Introduction

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					Introduction to
Computer Graphics
Administrivia
Syllabus
  • Instructor/TA coordinates
  • Prereqs
  • Texts
  • Assignments
  • Grading & Honor Code
  • Topic list
Impact of Computers
 Moore’s Law
 Power of a CPU doubles every 18 months / 2
   years
Impact of Video Games (Nvidia)
Number of transistors on GPU doubles each 6 mos.
• Three times Moore’s Law
   – Good article on Jen-Hsun Huang, Nvidia CEO:
     http://www.wired.com/wired/archive/10.07/Nvidia_pr.html
                                                  Col. Steve Austin

                  Worldwide
                   revenues

                                                  Retro flashback???
 $7 Billion Man               $5.6 Billion Man    Lee Majors
Impact of Video Games
But…
• Video game sales is roughly same as Hollywood boxoffice
• Americans bought $3.2 in VCRs and DVDs last yr
• Total revenues to movie studios is 5 times total video game
  revenues
Future of Consoles
• 33 million PS2s
• 3.9 million Xboxes
   – MSFT still losing $89 per console
• Predicted 200 million PDA/Cell game players in 2005
   – Do you believe it?
Graphics Applications
Entertainment: Cinema




                          Square: Final Fantasy



  Pixar: Monster’s Inc.
Graphics Applications
Medical Visualization




                                                   The Visible Human Project
               MIT: Image-Guided Surgery Project
Graphics Applications
Everyday Use
• Microsoft’s Whistler OS will use graphics seriously
• Graphics visualizations and debuggers
• Visualize complex software systems
Graphics Applications
Scientific Visualization
Graphics Applications
Computer Aided Design (CAD)
Graphics
Applications
Entertainment: Games




                                                    GT Racer 3




                       Polyphony Digital: Gran Turismo 3, A Spec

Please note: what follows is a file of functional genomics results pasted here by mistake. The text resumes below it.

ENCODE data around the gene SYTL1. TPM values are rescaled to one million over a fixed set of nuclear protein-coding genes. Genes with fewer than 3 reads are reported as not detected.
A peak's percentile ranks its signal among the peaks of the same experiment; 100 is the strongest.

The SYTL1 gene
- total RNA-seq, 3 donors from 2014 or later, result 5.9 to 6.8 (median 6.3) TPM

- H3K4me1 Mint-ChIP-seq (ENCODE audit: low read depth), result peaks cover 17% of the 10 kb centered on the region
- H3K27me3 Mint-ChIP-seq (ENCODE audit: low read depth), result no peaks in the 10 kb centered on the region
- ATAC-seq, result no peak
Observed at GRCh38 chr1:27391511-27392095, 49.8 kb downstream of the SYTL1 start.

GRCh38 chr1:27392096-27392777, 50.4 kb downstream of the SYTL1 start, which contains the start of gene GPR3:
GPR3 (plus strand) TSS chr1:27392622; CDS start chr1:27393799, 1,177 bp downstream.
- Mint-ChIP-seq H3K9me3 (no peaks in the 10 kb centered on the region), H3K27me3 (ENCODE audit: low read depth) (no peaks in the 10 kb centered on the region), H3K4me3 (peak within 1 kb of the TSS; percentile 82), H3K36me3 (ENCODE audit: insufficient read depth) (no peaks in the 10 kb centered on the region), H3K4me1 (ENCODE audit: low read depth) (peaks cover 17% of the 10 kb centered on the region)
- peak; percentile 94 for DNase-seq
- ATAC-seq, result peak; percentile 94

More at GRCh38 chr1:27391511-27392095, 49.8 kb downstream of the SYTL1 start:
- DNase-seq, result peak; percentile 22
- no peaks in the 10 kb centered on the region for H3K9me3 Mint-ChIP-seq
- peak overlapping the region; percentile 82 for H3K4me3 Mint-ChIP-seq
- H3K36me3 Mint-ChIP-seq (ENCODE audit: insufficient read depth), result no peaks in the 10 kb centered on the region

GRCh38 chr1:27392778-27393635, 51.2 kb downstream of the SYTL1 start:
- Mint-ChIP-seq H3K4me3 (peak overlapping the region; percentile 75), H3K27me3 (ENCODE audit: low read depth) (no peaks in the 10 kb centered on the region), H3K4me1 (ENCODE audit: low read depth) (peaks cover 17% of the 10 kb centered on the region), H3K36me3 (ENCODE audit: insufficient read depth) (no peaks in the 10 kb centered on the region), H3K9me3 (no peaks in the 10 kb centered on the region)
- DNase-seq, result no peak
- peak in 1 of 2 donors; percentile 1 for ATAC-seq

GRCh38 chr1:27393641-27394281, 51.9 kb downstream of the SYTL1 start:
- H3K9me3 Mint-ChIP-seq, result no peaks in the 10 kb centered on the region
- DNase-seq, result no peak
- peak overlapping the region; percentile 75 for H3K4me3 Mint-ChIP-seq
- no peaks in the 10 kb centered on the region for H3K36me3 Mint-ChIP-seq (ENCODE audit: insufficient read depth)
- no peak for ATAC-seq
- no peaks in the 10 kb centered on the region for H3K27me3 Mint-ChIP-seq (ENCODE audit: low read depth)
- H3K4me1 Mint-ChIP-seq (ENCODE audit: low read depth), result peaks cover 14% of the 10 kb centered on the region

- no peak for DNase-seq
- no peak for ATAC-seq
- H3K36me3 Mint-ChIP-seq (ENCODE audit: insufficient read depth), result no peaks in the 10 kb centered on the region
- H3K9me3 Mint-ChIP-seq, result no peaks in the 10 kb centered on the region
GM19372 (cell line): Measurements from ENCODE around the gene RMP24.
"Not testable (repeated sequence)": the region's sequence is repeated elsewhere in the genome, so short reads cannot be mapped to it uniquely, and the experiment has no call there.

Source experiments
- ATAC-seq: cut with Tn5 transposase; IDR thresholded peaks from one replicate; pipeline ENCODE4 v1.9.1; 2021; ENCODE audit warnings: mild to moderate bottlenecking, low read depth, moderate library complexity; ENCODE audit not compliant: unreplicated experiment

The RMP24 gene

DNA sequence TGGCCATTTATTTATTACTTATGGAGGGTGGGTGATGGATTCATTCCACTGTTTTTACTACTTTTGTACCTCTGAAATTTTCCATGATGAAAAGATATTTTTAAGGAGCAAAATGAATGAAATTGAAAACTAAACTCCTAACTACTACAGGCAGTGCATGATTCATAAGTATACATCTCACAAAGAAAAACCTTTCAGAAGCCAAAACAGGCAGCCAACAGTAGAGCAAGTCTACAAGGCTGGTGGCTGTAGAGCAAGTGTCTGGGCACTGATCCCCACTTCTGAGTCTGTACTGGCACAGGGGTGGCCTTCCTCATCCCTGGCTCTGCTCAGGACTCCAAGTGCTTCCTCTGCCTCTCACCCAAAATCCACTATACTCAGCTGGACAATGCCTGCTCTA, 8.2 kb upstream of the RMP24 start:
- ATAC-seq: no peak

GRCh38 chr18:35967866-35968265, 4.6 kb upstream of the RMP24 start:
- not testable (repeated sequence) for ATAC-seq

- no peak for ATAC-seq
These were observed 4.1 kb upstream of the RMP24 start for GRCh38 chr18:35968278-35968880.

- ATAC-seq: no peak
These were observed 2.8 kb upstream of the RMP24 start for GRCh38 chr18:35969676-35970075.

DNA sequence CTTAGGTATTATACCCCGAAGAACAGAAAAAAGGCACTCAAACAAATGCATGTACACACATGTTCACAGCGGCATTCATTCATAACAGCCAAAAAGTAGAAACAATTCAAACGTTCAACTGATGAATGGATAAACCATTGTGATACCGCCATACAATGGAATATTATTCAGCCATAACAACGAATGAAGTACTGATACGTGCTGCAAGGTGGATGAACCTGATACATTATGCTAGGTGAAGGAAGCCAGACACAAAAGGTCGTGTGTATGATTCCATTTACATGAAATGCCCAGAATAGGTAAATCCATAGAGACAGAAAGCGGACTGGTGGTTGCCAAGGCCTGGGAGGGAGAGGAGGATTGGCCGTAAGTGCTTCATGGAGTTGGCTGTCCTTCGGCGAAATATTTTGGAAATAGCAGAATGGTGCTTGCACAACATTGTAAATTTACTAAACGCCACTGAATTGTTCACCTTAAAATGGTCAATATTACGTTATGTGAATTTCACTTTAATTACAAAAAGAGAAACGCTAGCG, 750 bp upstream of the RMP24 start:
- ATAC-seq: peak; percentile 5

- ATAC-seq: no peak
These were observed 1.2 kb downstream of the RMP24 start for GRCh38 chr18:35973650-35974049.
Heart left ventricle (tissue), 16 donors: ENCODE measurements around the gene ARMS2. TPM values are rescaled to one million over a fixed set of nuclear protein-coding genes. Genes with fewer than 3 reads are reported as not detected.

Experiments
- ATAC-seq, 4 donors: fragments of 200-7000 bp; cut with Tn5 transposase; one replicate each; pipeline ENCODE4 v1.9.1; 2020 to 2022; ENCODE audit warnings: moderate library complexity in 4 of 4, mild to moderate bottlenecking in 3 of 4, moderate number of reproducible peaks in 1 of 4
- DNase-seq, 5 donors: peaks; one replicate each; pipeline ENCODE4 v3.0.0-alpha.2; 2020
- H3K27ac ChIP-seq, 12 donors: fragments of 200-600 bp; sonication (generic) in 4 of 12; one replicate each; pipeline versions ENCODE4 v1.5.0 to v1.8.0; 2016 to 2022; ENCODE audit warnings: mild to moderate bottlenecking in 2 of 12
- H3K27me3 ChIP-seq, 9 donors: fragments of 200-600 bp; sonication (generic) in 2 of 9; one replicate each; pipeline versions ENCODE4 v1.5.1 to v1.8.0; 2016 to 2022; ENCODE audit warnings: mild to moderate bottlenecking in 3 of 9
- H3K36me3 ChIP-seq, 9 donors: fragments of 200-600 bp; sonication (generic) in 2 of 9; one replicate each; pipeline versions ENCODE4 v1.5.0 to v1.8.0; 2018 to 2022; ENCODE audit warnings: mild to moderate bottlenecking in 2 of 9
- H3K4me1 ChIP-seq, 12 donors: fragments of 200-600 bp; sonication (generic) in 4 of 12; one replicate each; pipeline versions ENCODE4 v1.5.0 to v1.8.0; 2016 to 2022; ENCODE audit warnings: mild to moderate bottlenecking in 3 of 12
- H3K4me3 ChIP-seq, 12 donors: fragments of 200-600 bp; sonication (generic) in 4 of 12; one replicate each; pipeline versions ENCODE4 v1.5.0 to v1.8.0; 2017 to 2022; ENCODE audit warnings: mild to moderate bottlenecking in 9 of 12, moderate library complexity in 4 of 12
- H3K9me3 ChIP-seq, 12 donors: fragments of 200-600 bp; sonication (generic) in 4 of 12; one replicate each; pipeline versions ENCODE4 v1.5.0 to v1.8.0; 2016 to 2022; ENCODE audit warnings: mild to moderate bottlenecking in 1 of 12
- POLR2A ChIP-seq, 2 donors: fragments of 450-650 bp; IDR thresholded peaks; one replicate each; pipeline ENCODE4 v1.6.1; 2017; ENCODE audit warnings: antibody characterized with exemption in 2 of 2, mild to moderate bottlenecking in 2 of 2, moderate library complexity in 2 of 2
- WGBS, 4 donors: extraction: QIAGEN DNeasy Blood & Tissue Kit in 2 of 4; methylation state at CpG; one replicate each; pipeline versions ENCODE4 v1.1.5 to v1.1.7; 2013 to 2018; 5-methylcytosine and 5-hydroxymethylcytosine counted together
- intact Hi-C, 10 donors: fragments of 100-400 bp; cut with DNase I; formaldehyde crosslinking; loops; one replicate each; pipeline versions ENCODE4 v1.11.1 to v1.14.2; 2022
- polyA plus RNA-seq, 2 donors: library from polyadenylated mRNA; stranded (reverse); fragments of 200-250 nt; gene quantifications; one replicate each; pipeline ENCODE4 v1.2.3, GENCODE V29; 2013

The Basics
Computer graphics: generating 2D images of a 3D
world represented in a computer.
Main tasks:
• modeling: (shape) creating and representing the geometry of
  objects in the 3D world
• rendering: (light, perspective) generating 2D images of the
  objects
• animation: (movement) describing how objects change in time
Why Study Computer Graphics?
Graphics is cool
• I like to see what I’m doing
• I like to show people what I’m doing
Graphics is interesting
• Involves simulation, AI, algorithms, architecture…
I’ll never get an Oscar for my acting
• But maybe I’ll get one for my CG special effects
Graphics is fun
Can we learn from history?
  Among the studies of natural causes and laws, it is
  light that most delights its students. Among all the
  great branches of mathematics, the certainty of its
  demonstrations pre-eminently elevates the minds of
  its investigators. Perspective, therefore, should be
  preferred above all man’s discourses and
  disciplines. In this subject the visual rays are
  elucidated by means and demonstrations which
  derive their glory nor only from mathematics but
  also from physics; the one is adorned equally with
  the flowers of the other.
Perspective
Machines
Leonardo Again
There are some who look at the things produced by nature
  through glass, or other surfaces or transparent veils.
  They trace outlines on the surface of the transparent
  medium… But such an invention is to be condemned in
  those who do not know how to portray things without it,
  no how to reason about nature with their minds… They
  are always poor and mean in every invention and in the
  composition of narratives, which is the final aim of this
  science
Perspective
Lorenzetti
• Birth of the Virgin
• 1342
Leonardo
• The Last Supper
• 1498
Shape
We Labor On…


 Light Stage – 2002
 USC, Institute for
 Creative
 Technologies

 Note: Paul
 Debevec will visit
 UVa in October to
 talk about this and
 other cool things
Display Technologies
Cathode Ray Tubes (CRTs)